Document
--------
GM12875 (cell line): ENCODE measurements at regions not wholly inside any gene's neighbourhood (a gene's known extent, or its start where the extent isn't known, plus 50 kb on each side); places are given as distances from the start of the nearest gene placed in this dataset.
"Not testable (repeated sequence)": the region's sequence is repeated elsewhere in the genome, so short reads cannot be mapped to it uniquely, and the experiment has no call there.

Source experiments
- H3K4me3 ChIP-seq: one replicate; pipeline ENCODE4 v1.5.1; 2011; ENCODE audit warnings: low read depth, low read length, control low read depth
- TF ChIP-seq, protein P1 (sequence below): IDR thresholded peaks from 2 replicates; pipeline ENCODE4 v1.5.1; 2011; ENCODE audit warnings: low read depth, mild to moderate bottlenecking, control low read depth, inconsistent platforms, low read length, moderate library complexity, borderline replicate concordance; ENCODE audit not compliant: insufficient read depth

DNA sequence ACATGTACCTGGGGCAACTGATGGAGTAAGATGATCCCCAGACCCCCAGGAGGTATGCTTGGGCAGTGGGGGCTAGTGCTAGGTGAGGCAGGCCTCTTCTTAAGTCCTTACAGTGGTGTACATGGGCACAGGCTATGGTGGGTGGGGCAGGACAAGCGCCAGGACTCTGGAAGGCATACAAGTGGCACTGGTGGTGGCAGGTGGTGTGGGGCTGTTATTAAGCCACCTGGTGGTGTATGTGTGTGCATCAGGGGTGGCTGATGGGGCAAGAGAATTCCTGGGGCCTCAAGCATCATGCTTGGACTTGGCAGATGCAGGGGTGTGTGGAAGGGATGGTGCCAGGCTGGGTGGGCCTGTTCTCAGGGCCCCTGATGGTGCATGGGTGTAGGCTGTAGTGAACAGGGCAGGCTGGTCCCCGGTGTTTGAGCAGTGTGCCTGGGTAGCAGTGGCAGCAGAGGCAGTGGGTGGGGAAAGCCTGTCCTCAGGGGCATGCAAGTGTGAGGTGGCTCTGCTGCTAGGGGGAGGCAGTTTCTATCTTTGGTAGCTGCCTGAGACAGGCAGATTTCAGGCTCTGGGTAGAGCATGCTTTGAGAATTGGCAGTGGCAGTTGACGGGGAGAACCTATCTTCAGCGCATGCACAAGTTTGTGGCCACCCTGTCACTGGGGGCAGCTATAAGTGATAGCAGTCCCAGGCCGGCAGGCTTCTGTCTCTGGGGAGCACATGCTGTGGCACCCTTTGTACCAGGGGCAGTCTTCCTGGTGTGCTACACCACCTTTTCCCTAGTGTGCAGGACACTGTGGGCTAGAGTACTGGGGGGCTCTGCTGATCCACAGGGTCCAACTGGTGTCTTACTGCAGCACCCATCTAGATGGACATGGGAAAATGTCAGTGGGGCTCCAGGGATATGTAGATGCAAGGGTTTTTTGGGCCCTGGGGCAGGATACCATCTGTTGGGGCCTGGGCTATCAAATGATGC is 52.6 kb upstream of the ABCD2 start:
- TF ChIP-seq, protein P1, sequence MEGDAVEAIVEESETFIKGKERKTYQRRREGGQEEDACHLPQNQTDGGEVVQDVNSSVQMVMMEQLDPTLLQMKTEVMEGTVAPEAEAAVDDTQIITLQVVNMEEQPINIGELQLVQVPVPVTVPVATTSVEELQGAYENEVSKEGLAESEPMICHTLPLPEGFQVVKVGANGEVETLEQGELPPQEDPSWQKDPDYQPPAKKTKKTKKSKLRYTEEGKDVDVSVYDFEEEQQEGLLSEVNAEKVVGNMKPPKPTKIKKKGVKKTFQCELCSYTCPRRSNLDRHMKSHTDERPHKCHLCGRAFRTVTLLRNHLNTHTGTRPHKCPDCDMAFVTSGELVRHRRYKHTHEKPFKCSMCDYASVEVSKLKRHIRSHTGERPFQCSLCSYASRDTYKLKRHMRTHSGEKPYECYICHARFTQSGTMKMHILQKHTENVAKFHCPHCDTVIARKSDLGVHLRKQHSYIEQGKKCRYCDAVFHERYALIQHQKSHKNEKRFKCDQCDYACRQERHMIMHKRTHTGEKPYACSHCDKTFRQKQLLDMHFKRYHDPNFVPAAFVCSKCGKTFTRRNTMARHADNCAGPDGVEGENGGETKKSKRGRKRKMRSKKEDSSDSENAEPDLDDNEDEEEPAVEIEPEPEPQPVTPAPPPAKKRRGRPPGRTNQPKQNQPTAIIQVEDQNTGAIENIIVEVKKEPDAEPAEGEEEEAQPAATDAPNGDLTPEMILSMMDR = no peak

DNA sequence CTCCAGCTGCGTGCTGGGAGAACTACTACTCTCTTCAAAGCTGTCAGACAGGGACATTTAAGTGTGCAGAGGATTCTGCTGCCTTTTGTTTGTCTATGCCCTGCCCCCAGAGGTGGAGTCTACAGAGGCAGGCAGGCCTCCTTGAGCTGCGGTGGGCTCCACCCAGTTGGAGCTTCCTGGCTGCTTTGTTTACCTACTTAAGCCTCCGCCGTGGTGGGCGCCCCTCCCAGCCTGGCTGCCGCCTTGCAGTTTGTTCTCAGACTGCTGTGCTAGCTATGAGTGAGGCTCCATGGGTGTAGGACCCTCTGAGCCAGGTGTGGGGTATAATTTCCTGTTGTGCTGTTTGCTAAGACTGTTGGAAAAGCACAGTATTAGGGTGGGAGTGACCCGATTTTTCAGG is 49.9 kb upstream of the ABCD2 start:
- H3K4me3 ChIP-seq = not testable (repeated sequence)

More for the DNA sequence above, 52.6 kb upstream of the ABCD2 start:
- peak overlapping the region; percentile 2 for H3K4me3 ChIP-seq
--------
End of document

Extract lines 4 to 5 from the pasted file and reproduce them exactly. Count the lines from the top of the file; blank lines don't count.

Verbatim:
- H3K4me3 ChIP-seq: one replicate; pipeline ENCODE4 v1.5.1; 2011; ENCODE audit warnings: low read depth, low read length, control low read depth
- TF ChIP-seq, protein P1 (sequence below): IDR thresholded peaks from 2 replicates; pipeline ENCODE4 v1.5.1; 2011; ENCODE audit warnings: low read depth, mild to moderate bottlenecking, control low read depth, inconsistent platforms, low read length, moderate library complexity, borderline replicate concordance; ENCODE audit not compliant: insufficient read depth